Are pharmacies the next big thing for Indian retail?

  • 20 Sep 2023
  • Read 5 mins read

Reliance and D-Mart will sell medicines too

India’s top 2 organized retailers, Reliance Retail and D-Mart, are increasingly concentrating on the colossal yet fragmented pharma retail market. The Rs2 trillion pharma retail market is monopolized by small-scale mom-and-pop stores, almost like the dominance of Kirana stores in the FMCG sector. This pharma foray is not new. Reliance Retail is already selling medicines online through its subsidiary, Netmeds, but now plans to open about 2,000 standalone brick-and-mortar pharmacy stores in the next few years. These standalone pharma stores will leverage multiple channels to serve the pharmacy needs of Indian customers. D-Mart has set up a new pharmaceutical subsidiary, Reflect Healthcare and Retail. It is currently focused in the MMRDA region but plans to expand shortly. 


Avoiding “Unknown Terrain” syndrome of Vietnam War

He priority should be to thoroughly research the marketplace. Understanding the supply chain logistics, the behaviour of target customers, choosing perfect locations for outlets are all critical decisions to maximize margins. There is likely to be a lot of money invested into gaining such insights. But the biggest challenge would be the issue of customer loyalty. What would drive a customer to a pharmacy store run by  Reliance or a D-Mart? After all, they are still associated with home needs and not with pharmacy products. Today, people in India prefer to walk across to the nearest pharmacy store to buy medicines and it is familiarity that matters.

Look at the Apollo model and Jio model

On the subject of customer loyalty, one model has been natural product extensions. For instance, Apollo Pharmacies hardly had any issue getting  people to use their medical stores since the connect was already there with the highly popular chain of Apollo Hospitals across India. However, what Reliance Retail and D-Mart can do is to use Jio as a case study. Jio had originally positioned its SIM cards as a backup SIM card atop the existing Airtel and Vodafone customers. Gradually, the quality of service and the bandwidth provided by Jio was the key deciding factor and eventually it became the market leader. Ideally, organized pharmacy players should avoid imposing themselves upon their target audience, but let their work speak volumes. Directly attacking a competitor with a loyal fanbase can prove detrimental, and the Pepsodent-Colgate fiasco as well as Microsoft’s “Gmail Man” debacle should make the organized players think twice.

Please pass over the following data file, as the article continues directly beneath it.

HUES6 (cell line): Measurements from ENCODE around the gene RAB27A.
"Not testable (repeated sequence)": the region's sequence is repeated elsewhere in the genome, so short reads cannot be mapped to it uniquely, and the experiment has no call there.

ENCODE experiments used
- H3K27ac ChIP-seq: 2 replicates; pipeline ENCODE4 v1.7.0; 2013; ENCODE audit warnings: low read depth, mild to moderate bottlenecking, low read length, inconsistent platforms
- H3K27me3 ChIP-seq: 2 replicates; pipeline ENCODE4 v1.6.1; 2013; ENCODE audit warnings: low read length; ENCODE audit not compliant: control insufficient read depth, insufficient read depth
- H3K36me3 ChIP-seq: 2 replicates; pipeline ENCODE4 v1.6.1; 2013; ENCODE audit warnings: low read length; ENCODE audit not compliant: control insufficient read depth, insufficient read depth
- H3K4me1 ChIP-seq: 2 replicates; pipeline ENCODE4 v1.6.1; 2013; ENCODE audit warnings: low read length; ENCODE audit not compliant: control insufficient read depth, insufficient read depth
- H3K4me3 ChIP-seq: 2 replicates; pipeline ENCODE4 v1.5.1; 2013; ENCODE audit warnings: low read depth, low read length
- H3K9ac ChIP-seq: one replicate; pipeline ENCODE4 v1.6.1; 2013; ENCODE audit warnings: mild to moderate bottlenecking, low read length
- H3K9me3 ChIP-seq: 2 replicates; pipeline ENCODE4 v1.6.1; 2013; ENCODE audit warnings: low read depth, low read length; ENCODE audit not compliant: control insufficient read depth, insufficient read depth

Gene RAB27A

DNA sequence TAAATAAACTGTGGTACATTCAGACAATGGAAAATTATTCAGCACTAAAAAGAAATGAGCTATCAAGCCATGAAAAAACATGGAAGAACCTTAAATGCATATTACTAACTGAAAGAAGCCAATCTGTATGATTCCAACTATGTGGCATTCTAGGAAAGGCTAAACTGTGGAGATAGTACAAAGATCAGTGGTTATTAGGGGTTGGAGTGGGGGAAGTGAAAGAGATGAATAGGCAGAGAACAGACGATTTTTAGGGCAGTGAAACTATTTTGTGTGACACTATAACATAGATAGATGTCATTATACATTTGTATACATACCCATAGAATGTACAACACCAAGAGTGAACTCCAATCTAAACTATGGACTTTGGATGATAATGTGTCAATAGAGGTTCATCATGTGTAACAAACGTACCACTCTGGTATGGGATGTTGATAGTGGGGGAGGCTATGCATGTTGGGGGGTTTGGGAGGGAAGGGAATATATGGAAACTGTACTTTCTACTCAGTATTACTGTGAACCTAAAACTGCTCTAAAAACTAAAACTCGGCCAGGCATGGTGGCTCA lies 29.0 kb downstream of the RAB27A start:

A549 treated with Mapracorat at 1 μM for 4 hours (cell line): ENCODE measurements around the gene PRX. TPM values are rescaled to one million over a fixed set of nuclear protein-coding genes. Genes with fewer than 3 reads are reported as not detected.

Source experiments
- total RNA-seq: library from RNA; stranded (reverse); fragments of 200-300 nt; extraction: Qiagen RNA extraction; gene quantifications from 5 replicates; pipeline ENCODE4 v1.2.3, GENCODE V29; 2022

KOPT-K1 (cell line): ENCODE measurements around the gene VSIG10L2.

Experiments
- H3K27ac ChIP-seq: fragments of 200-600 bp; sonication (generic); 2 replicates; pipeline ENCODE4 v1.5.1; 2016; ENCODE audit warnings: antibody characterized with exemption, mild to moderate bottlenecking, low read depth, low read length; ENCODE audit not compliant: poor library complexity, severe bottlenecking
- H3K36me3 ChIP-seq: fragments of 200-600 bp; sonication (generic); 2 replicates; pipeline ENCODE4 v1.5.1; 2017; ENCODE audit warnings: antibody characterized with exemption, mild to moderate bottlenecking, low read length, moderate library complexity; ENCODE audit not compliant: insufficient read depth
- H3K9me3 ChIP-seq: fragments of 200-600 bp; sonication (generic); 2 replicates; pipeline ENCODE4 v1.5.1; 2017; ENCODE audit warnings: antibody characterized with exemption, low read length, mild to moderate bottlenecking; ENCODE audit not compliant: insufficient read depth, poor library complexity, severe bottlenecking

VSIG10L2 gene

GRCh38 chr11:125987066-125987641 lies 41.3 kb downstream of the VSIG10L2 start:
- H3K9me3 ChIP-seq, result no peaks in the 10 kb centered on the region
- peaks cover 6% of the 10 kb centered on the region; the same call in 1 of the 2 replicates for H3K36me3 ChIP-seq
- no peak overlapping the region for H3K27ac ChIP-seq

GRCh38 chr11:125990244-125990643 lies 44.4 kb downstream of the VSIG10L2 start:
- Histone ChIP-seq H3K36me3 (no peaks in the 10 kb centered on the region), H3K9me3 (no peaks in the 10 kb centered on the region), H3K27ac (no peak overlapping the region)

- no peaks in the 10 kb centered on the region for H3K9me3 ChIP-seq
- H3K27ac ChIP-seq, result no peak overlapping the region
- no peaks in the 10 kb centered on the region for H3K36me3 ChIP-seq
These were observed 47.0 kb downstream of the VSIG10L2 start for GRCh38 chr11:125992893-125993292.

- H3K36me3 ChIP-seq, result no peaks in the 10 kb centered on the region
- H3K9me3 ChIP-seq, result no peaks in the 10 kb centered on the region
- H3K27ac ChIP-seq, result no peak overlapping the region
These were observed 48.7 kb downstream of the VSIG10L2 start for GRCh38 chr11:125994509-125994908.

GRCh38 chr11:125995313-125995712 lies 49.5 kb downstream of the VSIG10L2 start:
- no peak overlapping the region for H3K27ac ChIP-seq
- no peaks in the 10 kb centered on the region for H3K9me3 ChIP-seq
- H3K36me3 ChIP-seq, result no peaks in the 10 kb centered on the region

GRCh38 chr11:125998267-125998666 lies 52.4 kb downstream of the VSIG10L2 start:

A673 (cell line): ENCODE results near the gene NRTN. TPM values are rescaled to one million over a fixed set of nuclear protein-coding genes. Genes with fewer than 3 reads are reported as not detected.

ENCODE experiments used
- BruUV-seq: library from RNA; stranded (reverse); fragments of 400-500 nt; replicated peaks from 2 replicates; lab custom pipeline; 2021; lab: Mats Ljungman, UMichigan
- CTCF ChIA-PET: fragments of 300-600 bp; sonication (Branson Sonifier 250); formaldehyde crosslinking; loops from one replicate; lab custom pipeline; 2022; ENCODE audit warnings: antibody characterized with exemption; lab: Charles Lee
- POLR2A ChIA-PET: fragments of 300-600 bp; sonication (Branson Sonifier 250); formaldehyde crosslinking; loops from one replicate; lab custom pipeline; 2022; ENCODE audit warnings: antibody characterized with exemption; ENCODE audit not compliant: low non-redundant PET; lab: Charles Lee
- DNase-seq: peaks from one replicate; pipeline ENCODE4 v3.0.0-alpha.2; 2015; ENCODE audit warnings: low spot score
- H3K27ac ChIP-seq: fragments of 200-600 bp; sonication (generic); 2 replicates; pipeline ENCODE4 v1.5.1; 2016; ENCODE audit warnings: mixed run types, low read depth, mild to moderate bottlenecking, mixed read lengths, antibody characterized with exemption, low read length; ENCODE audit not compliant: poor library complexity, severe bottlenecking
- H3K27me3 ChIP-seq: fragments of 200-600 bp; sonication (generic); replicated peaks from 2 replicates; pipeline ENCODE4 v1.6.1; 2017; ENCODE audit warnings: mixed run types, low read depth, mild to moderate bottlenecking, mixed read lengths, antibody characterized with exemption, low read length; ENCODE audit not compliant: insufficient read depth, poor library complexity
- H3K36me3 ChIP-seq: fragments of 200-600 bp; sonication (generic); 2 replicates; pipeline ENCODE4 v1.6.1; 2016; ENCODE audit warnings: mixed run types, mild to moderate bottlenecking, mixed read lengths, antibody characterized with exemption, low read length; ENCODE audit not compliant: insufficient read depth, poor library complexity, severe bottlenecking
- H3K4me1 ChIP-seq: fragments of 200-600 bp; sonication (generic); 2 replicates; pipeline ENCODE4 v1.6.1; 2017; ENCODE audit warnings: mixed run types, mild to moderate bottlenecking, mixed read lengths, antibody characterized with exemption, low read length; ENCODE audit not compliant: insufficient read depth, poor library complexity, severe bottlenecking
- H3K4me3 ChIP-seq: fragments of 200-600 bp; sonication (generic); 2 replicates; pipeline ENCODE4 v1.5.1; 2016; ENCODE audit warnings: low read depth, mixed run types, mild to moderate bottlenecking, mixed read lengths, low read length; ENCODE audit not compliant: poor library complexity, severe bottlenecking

Can big retail rethink Indian pharmacies?

It will indeed be a colossal challenge for D-Mart and Reliance Retail to send waves of disruption across the pharma sector. There is a lot that will have to be put at stake, but at the end of the day, it is a risk worth taking. The number of organized players within the pharma sector is very small and most industries have seen customers showing a preference for the organized sector. Their only competitors are the mom-and-pop stores, and perhaps Apollo Pharmacy, but Reliance Retail and D-Mart have deep pockets to gain the critical edge.

Pharmacy foray will be profitable for retail 

Regardless of short-term volatilities, pharmacies are most likely to be profitable in the long-term for retail players. After all, it is a demand that can neither be postponed nor dispensed with. They are obviously a critical part of the lives of every person, so you have an unlimited number of customers to cater to. In the future, given the profitable scope of facilitating Corporate Social Responsibility, these organized players can use the profits earned to fund R&D for new medicines too! For now, that may look like a long hop!

 Content Source: Financial Express